WOLFSONIAN TALK, WORKSHOP, AND TEEN COMIC CRITIQUE WITH DENNIS CALERO

This past Saturday, I was privileged to attend a public talk by award-winning comic book artist and illustrator, Dennis Calero in the Wolfsonian museum auditorium.

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A native of South Florida, Calero attended the New World School of the Arts, though he has since relocated to New York City. He has done a lot of work in the field for Marvel, DC, and Dark Horse Comics, with his work on X-Men Noir earning him honorable mention from the Society of Illustrators West.

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Along with Kristin Sorra, Calero co-founded Atomic Paintbrush, one of the first computer-coloring companies working in the comic book field. He has also won fame for his adaptation of science fiction writer Ray Bradbury’s The Martian Chronicles into a graphic novel, and for his illustrated web comic version of Steven King’s short story, The Little Green God of Agony.

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During his talk at the Wolfsonian, Calero provided local teens aspiring to become comic-book illustrators ons with a look into his personal portfolio. Afterwards, he gave a live, on-line tutorial in the processes of creating illustration art using Photoshop software. A consummate web artist, in a matter of mere minutes, he was able to sketch out from scratch a marvelous image of Batman that would indubitably have taken hours using the traditional process of fleshing out an image using pen and ink on layers of tracing paper.

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He also demonstrated the digital technique of creating artwork from a still image, transforming a photographic image of himself into a cartoon before the audience’s eyes.

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After the public lecture and demonstration ended, I returned to the library thinking about the similarity (and differences) between the artistry of Calero and other contemporary comic illustrators, and the work of graphic novelists and comic book artists of the mid-twentieth century in the Wolfsonian library collection. The dark (film noir) quality of Calero’s work harkened me back to some depression-era artists prominently represented in the Wolfsonian-FIU library. The work of one such artist, the wood engraver Lynd Ward (1905-1985), is both prominently displayed in a current library exhibit, Back to Work: FDR’s New Deal for Labor, and in a couple of graphic novels recently selected by students in FIU Professor Bernadine Heller-Greenman’s American Art History class.

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The son of a Methodist Minister and an unapologetic Socialist, Ward produced the first wordless graphic novels in the United States. Ward was influenced by the German master, Hans Alexander Mueller (1888-1962), as well as by German expressionism and early silent film classics like The Cabinet of Dr. Caligari (1920). Ward achieved instant notoriety for his God’s Man: A Novel In Woodcuts, a wordless critique of the deplorable influence of Capitalism on artistic integrity published just as the Great Depression hit America in 1929.

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The following year, Lynd Ward published a second graphic novel, Mad Man’s Drum, which followed the tragic history of the familial descendants of a slave-trader cursed by his theft of an African drum.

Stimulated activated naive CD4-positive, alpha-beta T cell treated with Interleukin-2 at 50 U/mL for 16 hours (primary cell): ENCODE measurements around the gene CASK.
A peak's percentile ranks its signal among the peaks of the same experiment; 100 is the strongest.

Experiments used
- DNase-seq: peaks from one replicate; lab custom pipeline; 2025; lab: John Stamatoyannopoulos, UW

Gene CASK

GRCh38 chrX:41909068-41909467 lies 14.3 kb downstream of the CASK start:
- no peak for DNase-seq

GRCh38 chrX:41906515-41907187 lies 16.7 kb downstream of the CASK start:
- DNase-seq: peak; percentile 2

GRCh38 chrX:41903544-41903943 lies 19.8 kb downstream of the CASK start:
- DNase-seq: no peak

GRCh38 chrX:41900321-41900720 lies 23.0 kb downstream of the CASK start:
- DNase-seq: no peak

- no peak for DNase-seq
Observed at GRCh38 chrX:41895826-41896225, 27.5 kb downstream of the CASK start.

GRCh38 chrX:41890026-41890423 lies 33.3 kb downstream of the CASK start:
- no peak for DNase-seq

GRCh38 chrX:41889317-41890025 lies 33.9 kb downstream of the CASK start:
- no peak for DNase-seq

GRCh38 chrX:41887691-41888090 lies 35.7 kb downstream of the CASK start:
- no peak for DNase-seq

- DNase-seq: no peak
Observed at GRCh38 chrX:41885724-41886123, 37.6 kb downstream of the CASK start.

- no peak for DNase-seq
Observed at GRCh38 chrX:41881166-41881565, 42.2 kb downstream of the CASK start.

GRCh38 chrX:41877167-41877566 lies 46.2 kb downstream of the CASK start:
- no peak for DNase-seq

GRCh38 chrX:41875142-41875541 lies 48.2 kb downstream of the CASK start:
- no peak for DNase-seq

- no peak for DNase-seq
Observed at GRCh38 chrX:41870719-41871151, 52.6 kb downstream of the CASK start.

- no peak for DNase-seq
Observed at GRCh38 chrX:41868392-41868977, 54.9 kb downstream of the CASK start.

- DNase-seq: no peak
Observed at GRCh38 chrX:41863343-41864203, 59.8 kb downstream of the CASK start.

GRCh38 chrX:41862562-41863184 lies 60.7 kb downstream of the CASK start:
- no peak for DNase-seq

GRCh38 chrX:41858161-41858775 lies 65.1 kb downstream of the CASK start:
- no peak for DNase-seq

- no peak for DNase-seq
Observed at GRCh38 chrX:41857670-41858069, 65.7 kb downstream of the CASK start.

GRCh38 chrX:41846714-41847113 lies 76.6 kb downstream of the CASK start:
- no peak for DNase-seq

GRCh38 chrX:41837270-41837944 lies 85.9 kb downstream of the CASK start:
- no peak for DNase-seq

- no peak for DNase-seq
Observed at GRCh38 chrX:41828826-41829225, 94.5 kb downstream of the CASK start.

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Following the presentations, Professor Heller-Greenman was kind enough to loan me a copy of an informative documentary film, O Brother Man: The Art and Life of Lynd Ward.

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The library (and current exhibit) also features the work of Giacomo Giuseppe Patri (1898-1978), an Italian-American from San Francisco who created a graphic novel to advocate for blue and white collar worker solidarity during the Great Depression.

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He lent his artistic talents in support of leftist politics and the militant CIO unions fighting for the West Coast longshoremen in the 1930s, and to fight international and domestic fascism in the 1940s.

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GIFT OF FRANCIS XAVIER LUCA AND CLARA HELENA PALACIO LUCA

In the post-war period, Patri continued to show his support for leftist political movements by contributing an illustration to The Communist Manifesto in Pictures.

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PROMISED GIFT OF MITCHELL WOLFSON, JR.

Of course, the guest speaker is most known for his comic book illustrations, and the library does have some materials along those lines. While Calero’s work centers on mythic superheroes and villains, one comic book recently donated to the collection dating from the Second World War focused on real-life Allied heroes and Axis enemies.

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GIFT OF FRANCIS XAVIER LUCA AND CLARA HELENA PALACIO LUCA

Another WWII era comic book, a promised gift of museum founder Mitchell Wolfson, Jr., uses the image of the classic Superman character, but simultaneously reinforces the message that it is the patriotic efforts of regular war-bond buying Americans that were really responsible for defeating the Japanese war-leader Hideki Tōjō (1884–1948).

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PROMISED GIFT OF MITCHELL WOLFSON, JR.

~ by "The Chief" on April 26, 2013.

One Response to “WOLFSONIAN TALK, WORKSHOP, AND TEEN COMIC CRITIQUE WITH DENNIS CALERO”

  1. The comic not is only a light for the dark but is the way to see the time in spiral.
    Great Blog, thanks!

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